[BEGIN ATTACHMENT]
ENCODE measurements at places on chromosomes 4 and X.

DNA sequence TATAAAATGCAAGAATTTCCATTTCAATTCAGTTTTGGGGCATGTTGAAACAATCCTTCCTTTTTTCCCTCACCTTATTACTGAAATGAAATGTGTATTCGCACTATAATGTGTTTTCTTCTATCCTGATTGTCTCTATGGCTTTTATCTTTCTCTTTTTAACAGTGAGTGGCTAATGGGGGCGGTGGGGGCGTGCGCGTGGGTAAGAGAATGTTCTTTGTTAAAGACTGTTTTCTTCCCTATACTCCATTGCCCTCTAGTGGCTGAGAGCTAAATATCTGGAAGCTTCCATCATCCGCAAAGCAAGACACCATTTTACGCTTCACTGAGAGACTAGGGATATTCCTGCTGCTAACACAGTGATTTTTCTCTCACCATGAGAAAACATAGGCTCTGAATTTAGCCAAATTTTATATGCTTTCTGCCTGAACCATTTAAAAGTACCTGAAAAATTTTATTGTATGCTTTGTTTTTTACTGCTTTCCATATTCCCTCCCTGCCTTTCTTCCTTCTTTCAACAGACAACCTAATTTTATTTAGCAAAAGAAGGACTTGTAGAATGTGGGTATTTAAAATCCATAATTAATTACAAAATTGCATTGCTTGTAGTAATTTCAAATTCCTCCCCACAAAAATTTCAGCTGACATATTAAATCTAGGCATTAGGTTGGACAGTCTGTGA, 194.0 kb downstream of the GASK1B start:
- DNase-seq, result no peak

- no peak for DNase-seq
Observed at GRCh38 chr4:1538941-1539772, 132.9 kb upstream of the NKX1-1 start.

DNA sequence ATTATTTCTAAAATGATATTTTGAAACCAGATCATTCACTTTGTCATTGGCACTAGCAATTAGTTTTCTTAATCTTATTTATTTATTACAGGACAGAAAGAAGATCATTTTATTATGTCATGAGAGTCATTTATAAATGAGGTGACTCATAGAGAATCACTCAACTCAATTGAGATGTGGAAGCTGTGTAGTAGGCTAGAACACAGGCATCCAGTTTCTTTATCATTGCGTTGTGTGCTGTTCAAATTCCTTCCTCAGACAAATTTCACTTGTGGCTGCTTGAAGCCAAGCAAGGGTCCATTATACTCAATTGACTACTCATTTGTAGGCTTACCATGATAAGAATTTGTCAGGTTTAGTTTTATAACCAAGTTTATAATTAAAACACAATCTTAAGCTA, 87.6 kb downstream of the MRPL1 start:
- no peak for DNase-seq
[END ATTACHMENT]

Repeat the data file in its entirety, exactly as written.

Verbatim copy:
ENCODE measurements at places on chromosomes 4 and X.

DNA sequence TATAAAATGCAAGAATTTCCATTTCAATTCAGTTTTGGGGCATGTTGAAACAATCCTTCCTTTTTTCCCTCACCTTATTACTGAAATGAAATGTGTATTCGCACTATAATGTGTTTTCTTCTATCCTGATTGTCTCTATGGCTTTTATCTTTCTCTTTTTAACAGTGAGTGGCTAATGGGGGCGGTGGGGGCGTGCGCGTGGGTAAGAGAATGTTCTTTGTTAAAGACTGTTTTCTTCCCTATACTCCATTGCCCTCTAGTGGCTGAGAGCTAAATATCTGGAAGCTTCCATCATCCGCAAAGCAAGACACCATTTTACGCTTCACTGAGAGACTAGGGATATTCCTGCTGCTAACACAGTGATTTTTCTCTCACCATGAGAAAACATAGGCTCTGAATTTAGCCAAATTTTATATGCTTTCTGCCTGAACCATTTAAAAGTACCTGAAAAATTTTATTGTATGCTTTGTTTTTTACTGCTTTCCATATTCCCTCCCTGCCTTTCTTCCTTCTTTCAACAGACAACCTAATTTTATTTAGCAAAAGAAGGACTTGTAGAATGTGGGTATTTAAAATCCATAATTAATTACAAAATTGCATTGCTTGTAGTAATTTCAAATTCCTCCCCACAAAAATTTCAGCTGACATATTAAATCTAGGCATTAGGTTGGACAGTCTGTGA, 194.0 kb downstream of the GASK1B start:
- DNase-seq, result no peak

- no peak for DNase-seq
Observed at GRCh38 chr4:1538941-1539772, 132.9 kb upstream of the NKX1-1 start.

DNA sequence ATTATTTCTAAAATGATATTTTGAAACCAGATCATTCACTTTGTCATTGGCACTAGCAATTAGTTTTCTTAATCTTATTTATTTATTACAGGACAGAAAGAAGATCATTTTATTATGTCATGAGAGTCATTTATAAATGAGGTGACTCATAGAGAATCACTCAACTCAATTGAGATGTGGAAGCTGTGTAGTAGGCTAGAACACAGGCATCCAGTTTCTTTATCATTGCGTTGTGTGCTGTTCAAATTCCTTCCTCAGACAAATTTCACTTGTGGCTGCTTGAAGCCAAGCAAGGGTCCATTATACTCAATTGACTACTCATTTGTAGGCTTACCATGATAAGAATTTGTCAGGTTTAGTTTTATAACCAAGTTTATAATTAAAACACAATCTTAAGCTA, 87.6 kb downstream of the MRPL1 start:
- no peak for DNase-seq